WORD LISTS

"The Tragedy of Hamlet, Prince of Denmark" by William Shakespeare, Act 2

April 4, 2013
Shakespeare's famous tragedy tells the story of a Danish prince who must decide whether or not to avenge his father's death. Read the full text here.

Here are links to our lists for the play: Act 1, Act 2, Act 3, Act 4, Act 5
wanton
But, sir, such wanton, wild and usual slips
As are companions noted and most known
To youth and liberty.
assay
Your bait of falsehood take this carp of truth;
And thus do we of wisdom and of reach,
With windlasses and with assays of bias,
By indirections find directions out.
purport
Lord Hamlet, with his doublet all unbraced,
No hat upon his head, his stockings fouled,
Ungartered, and down-gyvèd to his ankle,
Pale as his shirt, his knees knocking each other,
And with a look so piteous in purport
As if he had been loosèd out of hell
To speak of horrors—he comes before me.
profound
At last, a little shaking of mine arm,
And thrice his head thus waving up and down,
He raised a sigh so piteous and profound
As it did seem to shatter all his bulk
And end his being.
vouchsafe
I entreat you both
That, being of so young days brought up with him
And sith so neighbored to his youth and havior,
That you vouchsafe your rest here in our court
glean
...so by your companies
To draw him on to pleasures, and to gather
So much as from occasion you may glean,
Whether aught to us unknown afflicts him thus
That, opened, lies within our remedy.
liege
I assure my good liege,
I hold my duty as I hold my soul,
Both to my God and to my gracious king
rebuke
Whereat, grieved
That so his sickness, age, and impotence
Was falsely borne in hand, sends out arrests
On Fortinbras, which he, in brief, obeys,
Receives rebuke from Norway, and, in fine,
Makes vow before his uncle never more
To give th’ assay of arms against your Majesty.
expostulate
My liege, and madam, to expostulate
What majesty should be, what duty is,
Why day is day, night night, and time is time
Were nothing but to waste night, day, and time.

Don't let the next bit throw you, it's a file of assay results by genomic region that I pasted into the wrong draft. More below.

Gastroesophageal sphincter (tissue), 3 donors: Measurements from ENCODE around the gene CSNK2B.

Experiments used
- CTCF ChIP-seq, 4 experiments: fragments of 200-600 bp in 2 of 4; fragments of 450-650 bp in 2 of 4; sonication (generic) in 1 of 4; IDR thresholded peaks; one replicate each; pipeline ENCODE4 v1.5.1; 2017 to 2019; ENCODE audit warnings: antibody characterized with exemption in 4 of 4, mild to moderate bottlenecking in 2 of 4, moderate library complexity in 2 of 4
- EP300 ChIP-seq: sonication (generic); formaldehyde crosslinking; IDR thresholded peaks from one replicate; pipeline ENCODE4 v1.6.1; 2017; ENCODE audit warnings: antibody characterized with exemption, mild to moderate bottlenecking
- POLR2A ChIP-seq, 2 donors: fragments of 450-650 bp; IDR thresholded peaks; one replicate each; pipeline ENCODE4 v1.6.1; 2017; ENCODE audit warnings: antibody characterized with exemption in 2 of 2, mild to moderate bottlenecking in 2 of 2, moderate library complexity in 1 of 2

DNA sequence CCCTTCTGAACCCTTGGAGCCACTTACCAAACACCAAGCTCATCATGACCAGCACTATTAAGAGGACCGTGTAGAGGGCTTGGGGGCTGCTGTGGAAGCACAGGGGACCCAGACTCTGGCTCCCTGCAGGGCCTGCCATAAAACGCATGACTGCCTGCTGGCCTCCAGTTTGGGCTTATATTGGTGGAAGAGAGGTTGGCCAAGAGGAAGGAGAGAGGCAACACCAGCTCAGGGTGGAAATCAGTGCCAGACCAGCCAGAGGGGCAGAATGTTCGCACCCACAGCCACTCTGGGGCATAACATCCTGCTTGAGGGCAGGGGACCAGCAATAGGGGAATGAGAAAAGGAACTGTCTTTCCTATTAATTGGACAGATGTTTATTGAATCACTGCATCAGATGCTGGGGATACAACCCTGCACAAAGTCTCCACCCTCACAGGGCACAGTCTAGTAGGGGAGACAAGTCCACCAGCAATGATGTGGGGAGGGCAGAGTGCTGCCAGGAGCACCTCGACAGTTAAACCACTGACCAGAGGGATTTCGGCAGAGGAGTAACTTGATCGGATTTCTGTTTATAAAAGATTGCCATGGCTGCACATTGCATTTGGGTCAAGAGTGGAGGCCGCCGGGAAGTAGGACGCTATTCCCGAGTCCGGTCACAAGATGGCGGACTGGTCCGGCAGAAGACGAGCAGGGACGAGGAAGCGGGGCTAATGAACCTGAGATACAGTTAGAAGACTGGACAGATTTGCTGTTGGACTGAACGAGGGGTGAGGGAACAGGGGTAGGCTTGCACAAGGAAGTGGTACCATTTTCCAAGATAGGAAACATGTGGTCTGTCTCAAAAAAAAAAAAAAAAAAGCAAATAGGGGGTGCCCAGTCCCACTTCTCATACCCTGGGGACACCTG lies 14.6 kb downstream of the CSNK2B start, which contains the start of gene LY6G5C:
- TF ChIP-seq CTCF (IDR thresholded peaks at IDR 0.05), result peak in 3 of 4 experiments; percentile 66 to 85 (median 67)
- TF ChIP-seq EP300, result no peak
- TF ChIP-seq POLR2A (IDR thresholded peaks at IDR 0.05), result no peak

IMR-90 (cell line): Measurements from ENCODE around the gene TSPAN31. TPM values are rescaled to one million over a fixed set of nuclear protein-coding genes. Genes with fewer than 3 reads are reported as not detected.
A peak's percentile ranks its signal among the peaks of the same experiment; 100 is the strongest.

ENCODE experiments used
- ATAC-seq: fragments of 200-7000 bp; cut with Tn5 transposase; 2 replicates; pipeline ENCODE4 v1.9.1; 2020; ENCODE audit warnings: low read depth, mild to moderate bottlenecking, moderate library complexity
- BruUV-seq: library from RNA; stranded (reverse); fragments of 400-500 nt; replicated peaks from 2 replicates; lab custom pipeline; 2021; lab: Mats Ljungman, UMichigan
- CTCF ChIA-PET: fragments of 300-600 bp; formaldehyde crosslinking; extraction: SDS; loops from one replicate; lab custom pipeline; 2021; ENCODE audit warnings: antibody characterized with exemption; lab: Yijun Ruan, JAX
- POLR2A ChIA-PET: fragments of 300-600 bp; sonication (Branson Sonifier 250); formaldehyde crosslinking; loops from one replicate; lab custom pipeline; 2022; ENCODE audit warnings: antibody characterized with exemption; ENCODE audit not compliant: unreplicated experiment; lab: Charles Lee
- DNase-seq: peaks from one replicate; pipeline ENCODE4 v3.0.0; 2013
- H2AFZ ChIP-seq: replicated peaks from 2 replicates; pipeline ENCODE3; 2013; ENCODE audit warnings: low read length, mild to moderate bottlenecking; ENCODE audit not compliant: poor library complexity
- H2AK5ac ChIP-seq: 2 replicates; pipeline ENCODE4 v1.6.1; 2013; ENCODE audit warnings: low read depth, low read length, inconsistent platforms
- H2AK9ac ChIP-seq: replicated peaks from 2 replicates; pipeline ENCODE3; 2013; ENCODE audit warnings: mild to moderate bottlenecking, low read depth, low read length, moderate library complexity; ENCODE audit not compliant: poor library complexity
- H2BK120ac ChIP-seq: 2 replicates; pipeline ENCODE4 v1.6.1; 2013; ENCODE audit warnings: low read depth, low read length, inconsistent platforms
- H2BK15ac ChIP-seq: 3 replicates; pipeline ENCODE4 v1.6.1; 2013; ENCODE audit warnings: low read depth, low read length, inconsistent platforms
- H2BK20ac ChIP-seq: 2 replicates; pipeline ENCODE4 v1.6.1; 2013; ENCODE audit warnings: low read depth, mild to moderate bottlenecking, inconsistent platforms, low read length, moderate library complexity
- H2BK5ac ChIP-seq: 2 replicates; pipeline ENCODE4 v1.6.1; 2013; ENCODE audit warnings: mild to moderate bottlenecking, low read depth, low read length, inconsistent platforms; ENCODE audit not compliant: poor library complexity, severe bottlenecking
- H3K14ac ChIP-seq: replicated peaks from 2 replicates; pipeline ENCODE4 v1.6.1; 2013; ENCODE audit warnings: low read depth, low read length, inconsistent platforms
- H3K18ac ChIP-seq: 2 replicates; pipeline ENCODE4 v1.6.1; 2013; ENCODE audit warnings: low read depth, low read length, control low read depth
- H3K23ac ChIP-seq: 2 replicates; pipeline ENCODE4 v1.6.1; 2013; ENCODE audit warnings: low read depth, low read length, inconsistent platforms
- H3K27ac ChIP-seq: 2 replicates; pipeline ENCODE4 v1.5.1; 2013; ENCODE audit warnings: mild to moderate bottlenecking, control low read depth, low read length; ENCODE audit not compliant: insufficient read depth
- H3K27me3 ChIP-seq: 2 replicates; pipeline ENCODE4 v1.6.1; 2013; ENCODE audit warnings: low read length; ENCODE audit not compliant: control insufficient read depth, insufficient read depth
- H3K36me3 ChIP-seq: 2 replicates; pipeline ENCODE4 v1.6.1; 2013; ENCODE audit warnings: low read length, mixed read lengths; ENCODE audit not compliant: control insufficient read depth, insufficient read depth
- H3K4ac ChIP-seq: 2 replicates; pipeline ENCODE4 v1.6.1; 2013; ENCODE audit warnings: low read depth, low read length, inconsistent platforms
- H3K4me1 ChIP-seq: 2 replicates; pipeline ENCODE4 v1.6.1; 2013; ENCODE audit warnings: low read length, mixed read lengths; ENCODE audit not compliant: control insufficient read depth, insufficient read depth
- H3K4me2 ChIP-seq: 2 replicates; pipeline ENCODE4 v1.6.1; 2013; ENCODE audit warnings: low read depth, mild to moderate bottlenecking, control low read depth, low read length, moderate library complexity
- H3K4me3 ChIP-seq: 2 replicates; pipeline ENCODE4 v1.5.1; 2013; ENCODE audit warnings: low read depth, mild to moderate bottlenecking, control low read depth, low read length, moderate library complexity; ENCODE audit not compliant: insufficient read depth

brevity
Therefore, since brevity is the soul of wit,
And tediousness the limbs and outward flourishes,
I will be brief.
solicit
This in obedience hath my daughter shown me,
And more above, hath his solicitings,
As they fell out by time, by means, and place,
All given to mine ear.
fain
Hath there been such a time (I would fain know that)
That I have positively said “’Tis so,”
When it proved otherwise?
arras
Be you and I behind an arras then.
carrion
For if the sun breed maggots in a dead dog, being a good kissing carrion—Have you a daughter?
extremity
He is far gone. And truly, in my youth, I suffered much extremity for love, very near this.
satirical
Slanders, sir; for the satirical rogue says here that old men have gray beards, that their faces are wrinkled, their eyes purging thick amber and plum-tree gum, and that they have a plentiful lack of wit, together with most weak hams...
tedious
These tedious old fools.
promontory
I have of late, but wherefore I know not, lost all my mirth, forgone all custom of exercises, and, indeed, it goes so heavily with my disposition that this goodly frame, the Earth, seems to me a sterile promontory...
firmament
...this most excellent canopy, the air, look you, this brave o’erhanging firmament, this majestical roof, fretted with golden fire—why, it appeareth nothing to me but a foul and pestilent congregation of vapors.
pestilent
...this most excellent canopy, the air, look you, this brave o’erhanging firmament, this majestical roof, fretted with golden fire—why, it appeareth nothing to me but a foul and pestilent congregation of vapors.